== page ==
That One Cigarette
by Stu Krieger
A story of ordinary people making extraordinary ripples in the ocean of life
Stu Krieger is the winner of the
Riverside International Film Festival Lifetime Achievement Award
That One Cigarette is a counterfactual history novel following four families from November of 1963 to January of 2009. In November ’63, Ed Callahan is an assistant manager at the Texas School Book Depository in Dallas. His promise to his wife to quit smoking as soon as he finishes the pack in his pocket ends up changing the course of events on November 22. The fallout of this action alters the lives of the Scott family in Rochester, New York, the Kaufman/Goldman family in Los Angeles and the extended Kashat family in Baghdad, Iraq.
It’s not until the final chapters that all of these lives intersect, but along the way, That One Cigarette explores questions of fate, love, loyalty and the ability of each of us to make defining contributions to our world by simply being present in our own lives.
That One Cigarette
by Stu Krieger
Release date: November 24, 2017
Genre: Crime, Thriller, Suspense
About the Author
Stu Krieger is an acclaimed screen and television writer making his debut as a novelist with That One Cigarette. He is currently a professor of screen and television writing in the University of California, Riverside’s Department of Theatre, Film & Digital Production and in the Creative Writing for the Performing Arts MFA Program at UCR. Each fall, he also teaches the Producing the Screenplay class at USC’s Peter Stark MFA Producing Program.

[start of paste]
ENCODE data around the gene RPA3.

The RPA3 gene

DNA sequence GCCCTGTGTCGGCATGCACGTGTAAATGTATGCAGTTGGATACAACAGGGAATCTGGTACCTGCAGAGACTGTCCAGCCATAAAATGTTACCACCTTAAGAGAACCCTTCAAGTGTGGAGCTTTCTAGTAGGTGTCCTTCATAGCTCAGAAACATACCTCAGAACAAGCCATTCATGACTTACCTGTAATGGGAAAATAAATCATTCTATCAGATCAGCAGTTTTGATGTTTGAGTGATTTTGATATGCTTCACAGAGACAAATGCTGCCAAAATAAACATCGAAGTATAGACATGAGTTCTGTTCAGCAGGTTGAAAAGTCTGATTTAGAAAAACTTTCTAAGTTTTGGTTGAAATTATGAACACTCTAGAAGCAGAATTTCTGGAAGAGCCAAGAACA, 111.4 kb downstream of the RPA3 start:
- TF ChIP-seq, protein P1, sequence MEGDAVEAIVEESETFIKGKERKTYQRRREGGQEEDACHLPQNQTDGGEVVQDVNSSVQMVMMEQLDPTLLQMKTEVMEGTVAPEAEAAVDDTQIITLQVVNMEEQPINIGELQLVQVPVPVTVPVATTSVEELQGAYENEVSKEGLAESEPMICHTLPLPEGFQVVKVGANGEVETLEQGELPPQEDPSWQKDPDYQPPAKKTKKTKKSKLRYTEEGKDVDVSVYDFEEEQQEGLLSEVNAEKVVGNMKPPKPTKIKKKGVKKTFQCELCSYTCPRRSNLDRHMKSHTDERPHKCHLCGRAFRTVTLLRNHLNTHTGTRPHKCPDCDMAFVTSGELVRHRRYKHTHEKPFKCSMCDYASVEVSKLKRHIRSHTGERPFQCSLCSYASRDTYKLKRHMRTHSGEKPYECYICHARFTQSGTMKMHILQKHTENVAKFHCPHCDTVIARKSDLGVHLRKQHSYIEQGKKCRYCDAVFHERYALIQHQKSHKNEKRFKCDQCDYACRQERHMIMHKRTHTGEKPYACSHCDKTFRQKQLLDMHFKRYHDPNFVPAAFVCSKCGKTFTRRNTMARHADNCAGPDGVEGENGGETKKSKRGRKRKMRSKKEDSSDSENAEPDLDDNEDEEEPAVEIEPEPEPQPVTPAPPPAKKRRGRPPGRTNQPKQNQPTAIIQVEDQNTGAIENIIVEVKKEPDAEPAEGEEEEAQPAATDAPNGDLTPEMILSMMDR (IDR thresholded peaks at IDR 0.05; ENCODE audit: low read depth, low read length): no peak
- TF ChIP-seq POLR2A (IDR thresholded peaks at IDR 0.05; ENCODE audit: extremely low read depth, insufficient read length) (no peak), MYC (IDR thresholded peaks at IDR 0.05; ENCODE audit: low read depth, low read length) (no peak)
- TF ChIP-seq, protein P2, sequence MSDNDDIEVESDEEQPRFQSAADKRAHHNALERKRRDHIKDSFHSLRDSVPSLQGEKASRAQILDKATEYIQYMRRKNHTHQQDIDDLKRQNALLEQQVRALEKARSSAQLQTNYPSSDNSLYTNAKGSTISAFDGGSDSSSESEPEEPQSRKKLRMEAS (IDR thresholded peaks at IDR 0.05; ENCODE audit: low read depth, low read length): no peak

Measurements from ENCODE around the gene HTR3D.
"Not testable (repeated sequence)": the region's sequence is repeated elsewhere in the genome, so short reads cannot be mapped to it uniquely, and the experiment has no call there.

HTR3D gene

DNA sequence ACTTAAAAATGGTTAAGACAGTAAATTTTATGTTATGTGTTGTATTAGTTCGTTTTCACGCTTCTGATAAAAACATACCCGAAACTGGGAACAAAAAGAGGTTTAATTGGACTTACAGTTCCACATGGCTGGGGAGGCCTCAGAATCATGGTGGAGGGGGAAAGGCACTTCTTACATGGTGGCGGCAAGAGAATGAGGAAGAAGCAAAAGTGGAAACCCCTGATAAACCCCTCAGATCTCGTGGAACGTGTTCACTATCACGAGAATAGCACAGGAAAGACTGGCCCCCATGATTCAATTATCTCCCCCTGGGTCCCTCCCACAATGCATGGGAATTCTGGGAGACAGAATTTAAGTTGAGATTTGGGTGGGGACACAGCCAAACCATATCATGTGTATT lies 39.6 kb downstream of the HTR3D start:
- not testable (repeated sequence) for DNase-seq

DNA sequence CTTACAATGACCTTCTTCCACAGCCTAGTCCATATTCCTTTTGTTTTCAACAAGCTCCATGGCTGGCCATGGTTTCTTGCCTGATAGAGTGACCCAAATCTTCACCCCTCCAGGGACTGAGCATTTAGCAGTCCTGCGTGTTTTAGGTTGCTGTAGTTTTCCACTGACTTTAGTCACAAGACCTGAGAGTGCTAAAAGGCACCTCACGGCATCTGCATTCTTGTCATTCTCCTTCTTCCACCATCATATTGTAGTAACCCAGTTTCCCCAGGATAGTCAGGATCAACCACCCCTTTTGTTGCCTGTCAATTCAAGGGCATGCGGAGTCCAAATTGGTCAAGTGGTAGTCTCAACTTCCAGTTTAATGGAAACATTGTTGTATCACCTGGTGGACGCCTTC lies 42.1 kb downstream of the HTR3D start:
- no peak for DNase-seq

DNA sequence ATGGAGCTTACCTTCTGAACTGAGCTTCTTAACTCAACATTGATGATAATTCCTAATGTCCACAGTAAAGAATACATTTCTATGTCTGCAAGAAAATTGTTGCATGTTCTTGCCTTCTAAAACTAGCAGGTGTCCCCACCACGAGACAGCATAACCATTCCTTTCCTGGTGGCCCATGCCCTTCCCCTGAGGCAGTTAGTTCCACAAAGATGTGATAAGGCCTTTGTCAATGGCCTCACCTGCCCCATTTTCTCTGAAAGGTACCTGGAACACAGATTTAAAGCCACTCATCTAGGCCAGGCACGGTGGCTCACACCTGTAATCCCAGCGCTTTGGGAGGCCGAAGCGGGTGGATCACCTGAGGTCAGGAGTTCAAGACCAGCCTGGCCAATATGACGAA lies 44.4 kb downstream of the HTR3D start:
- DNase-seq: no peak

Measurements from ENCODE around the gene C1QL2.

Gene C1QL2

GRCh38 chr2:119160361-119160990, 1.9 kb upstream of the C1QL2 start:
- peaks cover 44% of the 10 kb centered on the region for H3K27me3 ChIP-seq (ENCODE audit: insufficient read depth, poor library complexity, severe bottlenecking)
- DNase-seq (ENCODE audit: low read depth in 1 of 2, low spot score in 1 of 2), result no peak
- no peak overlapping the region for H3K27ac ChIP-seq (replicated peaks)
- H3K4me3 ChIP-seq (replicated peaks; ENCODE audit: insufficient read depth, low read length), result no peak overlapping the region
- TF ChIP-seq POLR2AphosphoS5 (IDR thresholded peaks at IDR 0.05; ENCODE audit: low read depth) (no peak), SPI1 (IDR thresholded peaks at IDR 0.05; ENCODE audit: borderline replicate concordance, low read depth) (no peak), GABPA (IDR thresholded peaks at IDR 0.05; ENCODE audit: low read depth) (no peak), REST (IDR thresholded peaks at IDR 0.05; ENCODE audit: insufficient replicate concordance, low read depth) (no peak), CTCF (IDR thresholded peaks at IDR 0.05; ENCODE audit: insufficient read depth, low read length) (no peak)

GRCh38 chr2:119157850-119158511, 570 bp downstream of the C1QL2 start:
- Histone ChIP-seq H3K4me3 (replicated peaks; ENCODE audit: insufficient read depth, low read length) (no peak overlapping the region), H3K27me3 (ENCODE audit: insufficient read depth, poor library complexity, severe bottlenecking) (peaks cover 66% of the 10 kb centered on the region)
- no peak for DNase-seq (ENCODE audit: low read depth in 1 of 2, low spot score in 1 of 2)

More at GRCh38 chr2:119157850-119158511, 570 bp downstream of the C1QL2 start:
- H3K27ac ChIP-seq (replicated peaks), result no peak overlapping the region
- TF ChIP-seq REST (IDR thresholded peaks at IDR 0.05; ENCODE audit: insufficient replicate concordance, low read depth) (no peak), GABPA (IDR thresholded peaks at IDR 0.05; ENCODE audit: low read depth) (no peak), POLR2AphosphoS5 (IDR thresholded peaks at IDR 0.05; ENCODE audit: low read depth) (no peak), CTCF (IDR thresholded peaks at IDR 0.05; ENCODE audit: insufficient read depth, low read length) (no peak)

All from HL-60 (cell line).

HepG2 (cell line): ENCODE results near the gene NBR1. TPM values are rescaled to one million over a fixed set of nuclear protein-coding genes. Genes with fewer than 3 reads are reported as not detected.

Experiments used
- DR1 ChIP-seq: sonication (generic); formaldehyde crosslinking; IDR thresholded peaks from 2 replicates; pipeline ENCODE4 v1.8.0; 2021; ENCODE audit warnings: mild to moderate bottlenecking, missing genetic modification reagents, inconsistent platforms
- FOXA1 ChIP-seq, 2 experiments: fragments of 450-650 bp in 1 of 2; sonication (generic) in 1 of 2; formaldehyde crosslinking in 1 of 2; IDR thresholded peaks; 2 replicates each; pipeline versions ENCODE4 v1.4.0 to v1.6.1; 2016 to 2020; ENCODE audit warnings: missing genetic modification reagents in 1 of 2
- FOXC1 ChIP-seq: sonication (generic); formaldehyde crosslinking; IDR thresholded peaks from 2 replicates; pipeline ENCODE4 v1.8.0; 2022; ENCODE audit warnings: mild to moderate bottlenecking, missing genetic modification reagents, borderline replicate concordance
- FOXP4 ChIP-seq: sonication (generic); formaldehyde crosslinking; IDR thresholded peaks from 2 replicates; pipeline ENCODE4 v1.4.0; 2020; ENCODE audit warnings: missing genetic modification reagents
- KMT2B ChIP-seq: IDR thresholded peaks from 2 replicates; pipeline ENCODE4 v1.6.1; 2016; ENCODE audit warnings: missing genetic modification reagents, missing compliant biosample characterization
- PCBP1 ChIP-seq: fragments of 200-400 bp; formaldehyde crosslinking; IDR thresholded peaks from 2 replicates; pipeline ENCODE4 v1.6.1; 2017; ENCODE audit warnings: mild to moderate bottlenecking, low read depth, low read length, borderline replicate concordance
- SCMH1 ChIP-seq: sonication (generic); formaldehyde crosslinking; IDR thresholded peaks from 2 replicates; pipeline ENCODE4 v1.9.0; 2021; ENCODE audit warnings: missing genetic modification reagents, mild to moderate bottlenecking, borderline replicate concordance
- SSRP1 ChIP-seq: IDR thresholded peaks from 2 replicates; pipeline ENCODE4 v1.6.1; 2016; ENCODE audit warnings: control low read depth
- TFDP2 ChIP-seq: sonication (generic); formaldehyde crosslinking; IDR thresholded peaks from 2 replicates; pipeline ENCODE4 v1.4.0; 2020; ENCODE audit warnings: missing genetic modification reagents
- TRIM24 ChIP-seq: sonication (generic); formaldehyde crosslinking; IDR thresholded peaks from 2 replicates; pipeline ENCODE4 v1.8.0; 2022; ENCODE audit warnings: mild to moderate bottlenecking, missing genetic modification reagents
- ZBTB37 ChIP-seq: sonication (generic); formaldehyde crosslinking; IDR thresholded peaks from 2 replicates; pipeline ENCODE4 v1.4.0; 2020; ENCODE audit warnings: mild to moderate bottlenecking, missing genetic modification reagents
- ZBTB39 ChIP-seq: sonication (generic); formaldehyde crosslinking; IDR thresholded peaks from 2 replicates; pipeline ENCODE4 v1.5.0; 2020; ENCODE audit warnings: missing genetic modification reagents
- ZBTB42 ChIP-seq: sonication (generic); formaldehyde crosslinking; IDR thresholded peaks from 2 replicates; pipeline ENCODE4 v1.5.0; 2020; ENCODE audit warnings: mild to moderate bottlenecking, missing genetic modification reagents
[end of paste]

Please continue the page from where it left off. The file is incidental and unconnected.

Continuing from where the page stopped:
Krieger co-wrote the Emmy award winning mini-series A Year in the Life and was nominated for a Humanitas Prize for co-writing the Disney Channel original movie, Going to the Mat.
Among his more than 25 produced credits, Krieger wrote the animated classic The Land Before Time for producers Steven Spielberg & George Lucas and ten original movies for the Disney Channel, including Zenon: Girl of the 21st Century and its two sequels, Tru Confessions, Smart House, Phantom of the Megaplex, and Cow Belles.
He has been a story editor and writer on Spielberg’s Amazing Stories and the supervising producer on the ABC Television series Jack’s Place. He served as the head writer and story editor of the animated preschool series Toot & Puddle on Nickelodeon in 2008-2009.
His first full-length play, Chasing Smoke, debuted in a staged reading at Garry Marshall’s Falcon Theatre in Burbank in July 2014. His short film script Bad Timing was produced by the UCR Department of Theatre, Film & Digital Production in 2016. He is an Executive Producer on “The Binding,” a 2016 feature film written and directed by his son, Gus Krieger and also served as an Executive Producer on “My Name is Myeisha,” Gus’s second feature film which Gus co-wrote with UCR TFDP Professor Rickerby Hinds, based on Professor Hinds’ play, “Dreamscape.” “Myeisha” was shot on location in Riverside in October 2016.